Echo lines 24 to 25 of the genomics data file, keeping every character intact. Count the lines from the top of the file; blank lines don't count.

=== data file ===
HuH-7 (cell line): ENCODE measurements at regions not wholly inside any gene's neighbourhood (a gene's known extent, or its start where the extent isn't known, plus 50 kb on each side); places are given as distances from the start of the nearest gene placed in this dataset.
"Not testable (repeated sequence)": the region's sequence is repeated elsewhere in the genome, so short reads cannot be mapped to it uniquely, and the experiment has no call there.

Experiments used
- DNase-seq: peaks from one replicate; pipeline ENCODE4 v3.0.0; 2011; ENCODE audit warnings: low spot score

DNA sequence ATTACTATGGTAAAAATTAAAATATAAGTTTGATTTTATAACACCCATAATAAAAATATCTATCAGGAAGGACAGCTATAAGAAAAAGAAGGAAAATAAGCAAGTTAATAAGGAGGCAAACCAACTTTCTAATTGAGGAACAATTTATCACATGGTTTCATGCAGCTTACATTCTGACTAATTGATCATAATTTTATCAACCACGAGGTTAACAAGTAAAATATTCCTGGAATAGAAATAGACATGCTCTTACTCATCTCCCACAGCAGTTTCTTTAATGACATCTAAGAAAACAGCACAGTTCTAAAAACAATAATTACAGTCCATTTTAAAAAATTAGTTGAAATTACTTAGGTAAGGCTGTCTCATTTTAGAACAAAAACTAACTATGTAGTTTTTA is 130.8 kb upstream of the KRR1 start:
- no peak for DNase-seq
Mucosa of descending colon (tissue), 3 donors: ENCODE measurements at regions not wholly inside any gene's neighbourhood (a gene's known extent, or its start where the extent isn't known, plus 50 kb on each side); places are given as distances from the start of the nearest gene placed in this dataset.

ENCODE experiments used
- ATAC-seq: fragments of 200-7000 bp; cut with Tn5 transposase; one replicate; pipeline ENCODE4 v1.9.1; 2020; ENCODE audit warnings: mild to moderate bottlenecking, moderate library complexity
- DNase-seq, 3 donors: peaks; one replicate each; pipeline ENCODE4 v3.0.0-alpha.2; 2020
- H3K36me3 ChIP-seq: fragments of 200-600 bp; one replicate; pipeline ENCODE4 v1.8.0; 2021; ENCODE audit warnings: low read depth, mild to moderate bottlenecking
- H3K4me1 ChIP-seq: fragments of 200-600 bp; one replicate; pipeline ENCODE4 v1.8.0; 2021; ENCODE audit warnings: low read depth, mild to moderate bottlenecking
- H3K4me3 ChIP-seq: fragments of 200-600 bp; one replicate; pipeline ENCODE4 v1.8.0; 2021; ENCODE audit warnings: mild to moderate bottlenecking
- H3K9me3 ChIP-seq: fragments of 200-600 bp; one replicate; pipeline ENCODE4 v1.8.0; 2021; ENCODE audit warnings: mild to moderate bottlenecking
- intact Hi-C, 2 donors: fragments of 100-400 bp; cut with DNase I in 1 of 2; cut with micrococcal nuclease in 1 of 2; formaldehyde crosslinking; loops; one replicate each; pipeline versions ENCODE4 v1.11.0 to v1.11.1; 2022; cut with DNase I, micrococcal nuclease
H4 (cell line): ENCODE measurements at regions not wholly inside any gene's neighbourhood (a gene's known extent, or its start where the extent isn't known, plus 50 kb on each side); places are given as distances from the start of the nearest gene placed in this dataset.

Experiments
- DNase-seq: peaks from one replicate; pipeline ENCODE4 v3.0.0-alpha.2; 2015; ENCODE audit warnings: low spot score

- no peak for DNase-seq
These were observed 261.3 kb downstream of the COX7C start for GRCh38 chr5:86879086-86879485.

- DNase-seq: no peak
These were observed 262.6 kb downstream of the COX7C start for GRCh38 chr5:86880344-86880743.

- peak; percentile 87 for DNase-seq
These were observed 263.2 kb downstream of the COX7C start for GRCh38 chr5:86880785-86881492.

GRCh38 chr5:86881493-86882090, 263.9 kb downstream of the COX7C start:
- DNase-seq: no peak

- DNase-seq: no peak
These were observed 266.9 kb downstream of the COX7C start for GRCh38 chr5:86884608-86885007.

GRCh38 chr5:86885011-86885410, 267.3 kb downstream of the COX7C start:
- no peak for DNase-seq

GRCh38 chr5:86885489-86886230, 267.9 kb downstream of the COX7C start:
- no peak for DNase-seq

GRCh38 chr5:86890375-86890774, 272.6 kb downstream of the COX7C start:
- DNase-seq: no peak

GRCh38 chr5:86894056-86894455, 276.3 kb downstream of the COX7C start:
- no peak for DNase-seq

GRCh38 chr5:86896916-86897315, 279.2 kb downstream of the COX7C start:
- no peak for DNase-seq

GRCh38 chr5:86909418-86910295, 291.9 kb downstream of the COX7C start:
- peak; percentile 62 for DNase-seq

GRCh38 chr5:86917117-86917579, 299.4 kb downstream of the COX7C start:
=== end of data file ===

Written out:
These were observed 263.2 kb downstream of the COX7C start for GRCh38 chr5:86880785-86881492.

GRCh38 chr5:86881493-86882090, 263.9 kb downstream of the COX7C start: